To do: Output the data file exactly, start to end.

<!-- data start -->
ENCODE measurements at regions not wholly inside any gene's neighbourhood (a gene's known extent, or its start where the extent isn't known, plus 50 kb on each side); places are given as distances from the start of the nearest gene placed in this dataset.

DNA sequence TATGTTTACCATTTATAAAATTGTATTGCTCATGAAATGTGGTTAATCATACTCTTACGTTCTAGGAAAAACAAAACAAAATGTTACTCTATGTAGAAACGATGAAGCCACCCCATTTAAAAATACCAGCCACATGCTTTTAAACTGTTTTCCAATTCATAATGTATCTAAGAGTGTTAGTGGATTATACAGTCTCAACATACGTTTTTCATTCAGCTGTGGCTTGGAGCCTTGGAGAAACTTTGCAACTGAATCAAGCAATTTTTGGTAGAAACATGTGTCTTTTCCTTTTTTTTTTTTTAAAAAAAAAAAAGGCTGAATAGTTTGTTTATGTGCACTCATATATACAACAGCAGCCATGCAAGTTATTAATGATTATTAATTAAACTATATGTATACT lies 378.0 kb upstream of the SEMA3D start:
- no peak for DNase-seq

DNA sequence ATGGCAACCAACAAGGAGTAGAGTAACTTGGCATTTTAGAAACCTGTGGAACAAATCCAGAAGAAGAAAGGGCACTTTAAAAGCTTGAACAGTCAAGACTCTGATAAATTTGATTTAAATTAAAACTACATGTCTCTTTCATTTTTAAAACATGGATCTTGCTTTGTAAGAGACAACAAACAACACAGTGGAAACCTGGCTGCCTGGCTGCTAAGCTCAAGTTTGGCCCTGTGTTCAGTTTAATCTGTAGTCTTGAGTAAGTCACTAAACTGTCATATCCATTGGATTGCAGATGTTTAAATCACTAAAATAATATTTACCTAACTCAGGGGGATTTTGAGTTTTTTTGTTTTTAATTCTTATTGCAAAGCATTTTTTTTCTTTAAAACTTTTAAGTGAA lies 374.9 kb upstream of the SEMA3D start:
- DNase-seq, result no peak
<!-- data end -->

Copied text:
ENCODE measurements at regions not wholly inside any gene's neighbourhood (a gene's known extent, or its start where the extent isn't known, plus 50 kb on each side); places are given as distances from the start of the nearest gene placed in this dataset.

DNA sequence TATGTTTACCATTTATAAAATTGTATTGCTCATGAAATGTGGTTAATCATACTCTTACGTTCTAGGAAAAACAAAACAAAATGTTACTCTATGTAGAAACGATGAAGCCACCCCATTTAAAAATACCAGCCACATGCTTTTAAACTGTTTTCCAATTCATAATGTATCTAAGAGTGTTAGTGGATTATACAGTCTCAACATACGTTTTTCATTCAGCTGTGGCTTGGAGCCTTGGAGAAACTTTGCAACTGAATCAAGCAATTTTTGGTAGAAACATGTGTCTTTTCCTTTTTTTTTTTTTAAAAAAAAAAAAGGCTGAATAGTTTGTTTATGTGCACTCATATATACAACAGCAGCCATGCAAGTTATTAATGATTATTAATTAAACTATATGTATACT lies 378.0 kb upstream of the SEMA3D start:
- no peak for DNase-seq

DNA sequence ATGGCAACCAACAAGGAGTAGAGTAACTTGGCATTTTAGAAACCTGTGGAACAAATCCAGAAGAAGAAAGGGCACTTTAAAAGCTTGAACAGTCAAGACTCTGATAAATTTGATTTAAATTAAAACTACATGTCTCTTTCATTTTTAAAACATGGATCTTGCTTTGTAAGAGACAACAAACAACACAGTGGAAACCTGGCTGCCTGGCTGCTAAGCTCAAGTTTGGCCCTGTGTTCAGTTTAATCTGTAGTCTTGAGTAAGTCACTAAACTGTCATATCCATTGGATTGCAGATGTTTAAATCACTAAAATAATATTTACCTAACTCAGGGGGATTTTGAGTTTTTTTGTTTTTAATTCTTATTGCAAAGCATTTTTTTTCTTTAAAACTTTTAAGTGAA lies 374.9 kb upstream of the SEMA3D start:
- DNase-seq, result no peak